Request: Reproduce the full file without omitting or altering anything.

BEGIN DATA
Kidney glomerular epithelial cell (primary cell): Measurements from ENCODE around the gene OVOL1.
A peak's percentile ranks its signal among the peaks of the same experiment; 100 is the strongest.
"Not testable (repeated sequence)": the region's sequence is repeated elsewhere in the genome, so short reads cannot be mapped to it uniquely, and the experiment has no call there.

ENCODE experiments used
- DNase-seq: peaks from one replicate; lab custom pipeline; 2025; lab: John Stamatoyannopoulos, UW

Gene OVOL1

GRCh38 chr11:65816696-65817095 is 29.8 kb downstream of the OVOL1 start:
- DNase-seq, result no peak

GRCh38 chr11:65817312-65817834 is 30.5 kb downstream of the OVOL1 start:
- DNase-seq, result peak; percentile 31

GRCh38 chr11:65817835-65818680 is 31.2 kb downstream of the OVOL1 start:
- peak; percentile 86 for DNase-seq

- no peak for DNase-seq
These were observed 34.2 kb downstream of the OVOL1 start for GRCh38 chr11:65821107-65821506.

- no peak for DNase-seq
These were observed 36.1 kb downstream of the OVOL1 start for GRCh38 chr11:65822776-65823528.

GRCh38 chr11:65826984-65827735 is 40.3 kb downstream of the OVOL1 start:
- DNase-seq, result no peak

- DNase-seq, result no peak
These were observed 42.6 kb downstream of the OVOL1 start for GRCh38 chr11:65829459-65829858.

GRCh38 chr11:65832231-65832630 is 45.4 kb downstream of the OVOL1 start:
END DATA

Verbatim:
Kidney glomerular epithelial cell (primary cell): Measurements from ENCODE around the gene OVOL1.
A peak's percentile ranks its signal among the peaks of the same experiment; 100 is the strongest.
"Not testable (repeated sequence)": the region's sequence is repeated elsewhere in the genome, so short reads cannot be mapped to it uniquely, and the experiment has no call there.

ENCODE experiments used
- DNase-seq: peaks from one replicate; lab custom pipeline; 2025; lab: John Stamatoyannopoulos, UW

Gene OVOL1

GRCh38 chr11:65816696-65817095 is 29.8 kb downstream of the OVOL1 start:
- DNase-seq, result no peak

GRCh38 chr11:65817312-65817834 is 30.5 kb downstream of the OVOL1 start:
- DNase-seq, result peak; percentile 31

GRCh38 chr11:65817835-65818680 is 31.2 kb downstream of the OVOL1 start:
- peak; percentile 86 for DNase-seq

- no peak for DNase-seq
These were observed 34.2 kb downstream of the OVOL1 start for GRCh38 chr11:65821107-65821506.

- no peak for DNase-seq
These were observed 36.1 kb downstream of the OVOL1 start for GRCh38 chr11:65822776-65823528.

GRCh38 chr11:65826984-65827735 is 40.3 kb downstream of the OVOL1 start:
- DNase-seq, result no peak

- DNase-seq, result no peak
These were observed 42.6 kb downstream of the OVOL1 start for GRCh38 chr11:65829459-65829858.

GRCh38 chr11:65832231-65832630 is 45.4 kb downstream of the OVOL1 start: